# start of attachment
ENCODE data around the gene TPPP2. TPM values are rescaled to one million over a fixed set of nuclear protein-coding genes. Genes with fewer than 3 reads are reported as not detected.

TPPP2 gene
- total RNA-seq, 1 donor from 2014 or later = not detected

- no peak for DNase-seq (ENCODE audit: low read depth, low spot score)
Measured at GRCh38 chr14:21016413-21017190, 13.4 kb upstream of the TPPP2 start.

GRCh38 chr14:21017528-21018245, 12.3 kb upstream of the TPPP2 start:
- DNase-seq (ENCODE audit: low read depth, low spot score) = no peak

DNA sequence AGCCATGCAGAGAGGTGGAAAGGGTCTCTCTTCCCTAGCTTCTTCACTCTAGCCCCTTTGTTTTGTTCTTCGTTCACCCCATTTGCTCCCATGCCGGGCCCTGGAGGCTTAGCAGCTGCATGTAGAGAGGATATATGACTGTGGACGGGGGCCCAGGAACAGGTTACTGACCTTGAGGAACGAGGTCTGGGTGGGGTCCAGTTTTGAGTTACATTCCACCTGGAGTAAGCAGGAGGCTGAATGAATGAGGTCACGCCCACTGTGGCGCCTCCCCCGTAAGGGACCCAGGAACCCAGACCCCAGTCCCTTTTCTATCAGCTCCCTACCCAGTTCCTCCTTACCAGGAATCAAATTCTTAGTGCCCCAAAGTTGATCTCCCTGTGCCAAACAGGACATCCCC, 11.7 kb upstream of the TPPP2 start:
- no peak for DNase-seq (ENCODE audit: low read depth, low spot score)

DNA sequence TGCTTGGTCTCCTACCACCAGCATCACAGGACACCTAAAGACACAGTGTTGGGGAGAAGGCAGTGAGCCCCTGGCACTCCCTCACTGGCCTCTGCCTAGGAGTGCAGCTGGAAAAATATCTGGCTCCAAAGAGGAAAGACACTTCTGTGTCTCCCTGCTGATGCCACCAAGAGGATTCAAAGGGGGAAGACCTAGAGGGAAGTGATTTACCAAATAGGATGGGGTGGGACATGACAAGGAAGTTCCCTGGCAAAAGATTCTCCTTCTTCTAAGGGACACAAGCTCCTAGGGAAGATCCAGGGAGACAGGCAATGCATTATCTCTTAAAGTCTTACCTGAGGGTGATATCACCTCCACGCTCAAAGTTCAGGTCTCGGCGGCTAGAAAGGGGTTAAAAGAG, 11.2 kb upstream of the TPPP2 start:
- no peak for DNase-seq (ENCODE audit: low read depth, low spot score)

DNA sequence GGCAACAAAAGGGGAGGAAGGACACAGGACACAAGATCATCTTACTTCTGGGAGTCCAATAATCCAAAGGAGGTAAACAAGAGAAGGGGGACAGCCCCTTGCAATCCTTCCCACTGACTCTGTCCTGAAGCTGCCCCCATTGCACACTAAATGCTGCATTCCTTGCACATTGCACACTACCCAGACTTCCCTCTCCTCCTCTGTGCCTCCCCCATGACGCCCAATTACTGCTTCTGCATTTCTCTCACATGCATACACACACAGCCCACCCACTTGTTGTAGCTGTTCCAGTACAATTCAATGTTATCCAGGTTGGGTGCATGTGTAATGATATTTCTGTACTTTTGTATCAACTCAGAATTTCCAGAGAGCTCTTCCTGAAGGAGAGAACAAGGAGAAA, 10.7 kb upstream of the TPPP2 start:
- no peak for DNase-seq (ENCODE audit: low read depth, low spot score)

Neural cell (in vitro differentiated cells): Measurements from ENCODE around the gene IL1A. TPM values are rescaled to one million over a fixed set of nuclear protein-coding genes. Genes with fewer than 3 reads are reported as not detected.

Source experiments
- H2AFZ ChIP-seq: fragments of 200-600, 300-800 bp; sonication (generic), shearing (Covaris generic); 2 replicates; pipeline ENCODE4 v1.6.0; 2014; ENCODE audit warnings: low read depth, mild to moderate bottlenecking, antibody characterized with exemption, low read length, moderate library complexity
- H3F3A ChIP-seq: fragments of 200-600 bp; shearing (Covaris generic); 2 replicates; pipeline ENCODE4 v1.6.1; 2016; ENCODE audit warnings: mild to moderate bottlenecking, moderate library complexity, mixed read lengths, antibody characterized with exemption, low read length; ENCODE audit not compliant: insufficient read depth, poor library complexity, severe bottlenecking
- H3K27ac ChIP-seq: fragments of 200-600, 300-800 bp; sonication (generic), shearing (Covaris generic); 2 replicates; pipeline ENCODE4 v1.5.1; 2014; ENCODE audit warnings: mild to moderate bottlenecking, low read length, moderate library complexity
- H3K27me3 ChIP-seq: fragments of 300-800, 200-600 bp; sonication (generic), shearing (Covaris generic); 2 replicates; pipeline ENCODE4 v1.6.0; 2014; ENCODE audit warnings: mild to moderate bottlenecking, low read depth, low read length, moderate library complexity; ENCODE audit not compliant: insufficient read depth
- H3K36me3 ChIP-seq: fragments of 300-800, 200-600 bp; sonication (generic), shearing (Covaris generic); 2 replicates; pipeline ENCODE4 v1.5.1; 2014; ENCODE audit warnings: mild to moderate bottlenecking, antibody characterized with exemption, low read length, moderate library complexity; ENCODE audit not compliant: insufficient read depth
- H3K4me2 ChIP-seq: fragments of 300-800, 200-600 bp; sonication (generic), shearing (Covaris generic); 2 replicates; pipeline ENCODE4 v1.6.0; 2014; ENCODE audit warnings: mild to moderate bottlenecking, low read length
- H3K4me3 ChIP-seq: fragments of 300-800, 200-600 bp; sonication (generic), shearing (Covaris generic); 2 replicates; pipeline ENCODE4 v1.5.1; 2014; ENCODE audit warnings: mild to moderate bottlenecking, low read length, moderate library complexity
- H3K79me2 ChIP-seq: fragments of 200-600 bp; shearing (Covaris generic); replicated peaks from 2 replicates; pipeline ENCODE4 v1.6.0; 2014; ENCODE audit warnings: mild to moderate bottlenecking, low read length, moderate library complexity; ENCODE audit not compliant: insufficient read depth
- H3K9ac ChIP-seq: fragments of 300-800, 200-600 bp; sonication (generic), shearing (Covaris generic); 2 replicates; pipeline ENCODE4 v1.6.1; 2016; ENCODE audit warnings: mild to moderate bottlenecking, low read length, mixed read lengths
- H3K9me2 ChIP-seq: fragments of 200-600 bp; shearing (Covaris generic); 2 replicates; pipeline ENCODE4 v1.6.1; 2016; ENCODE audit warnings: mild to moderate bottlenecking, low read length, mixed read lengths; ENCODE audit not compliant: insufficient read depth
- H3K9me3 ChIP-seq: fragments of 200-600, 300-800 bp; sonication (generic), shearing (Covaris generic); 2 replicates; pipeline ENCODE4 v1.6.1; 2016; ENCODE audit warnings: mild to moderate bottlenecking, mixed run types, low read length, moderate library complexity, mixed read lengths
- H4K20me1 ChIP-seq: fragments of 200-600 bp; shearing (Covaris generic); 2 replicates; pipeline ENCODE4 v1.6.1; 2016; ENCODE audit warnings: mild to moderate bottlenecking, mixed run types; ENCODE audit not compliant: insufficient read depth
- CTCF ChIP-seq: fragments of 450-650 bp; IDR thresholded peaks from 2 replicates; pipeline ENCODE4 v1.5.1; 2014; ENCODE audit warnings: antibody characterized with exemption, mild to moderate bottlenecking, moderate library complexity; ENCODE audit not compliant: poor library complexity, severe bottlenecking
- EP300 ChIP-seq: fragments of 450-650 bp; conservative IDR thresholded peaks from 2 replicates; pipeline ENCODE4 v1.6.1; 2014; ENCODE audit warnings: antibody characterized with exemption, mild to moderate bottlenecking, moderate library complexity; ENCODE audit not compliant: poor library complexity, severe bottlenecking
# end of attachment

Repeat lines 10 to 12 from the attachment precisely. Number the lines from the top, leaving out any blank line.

DNA sequence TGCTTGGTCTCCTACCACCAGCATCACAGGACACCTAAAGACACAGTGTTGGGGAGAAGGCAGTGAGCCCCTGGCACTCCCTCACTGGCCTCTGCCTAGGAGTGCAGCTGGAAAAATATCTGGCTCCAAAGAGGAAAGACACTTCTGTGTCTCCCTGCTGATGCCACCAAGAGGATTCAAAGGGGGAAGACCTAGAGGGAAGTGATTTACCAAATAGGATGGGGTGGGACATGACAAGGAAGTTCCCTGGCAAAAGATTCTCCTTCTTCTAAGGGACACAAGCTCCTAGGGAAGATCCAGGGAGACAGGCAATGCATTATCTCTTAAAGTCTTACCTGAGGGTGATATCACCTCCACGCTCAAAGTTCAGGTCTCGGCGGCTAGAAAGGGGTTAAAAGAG, 11.2 kb upstream of the TPPP2 start:
- no peak for DNase-seq (ENCODE audit: low read depth, low spot score)

DNA sequence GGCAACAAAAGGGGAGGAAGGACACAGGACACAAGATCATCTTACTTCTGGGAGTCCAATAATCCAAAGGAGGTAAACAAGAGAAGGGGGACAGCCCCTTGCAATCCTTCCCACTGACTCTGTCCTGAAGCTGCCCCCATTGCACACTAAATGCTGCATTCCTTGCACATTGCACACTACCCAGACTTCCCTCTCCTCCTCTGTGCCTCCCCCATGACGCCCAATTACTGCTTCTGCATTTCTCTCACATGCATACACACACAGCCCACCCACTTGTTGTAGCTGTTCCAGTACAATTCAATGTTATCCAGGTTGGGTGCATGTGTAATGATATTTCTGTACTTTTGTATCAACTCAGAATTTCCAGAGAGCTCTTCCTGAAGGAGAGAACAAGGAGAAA, 10.7 kb upstream of the TPPP2 start: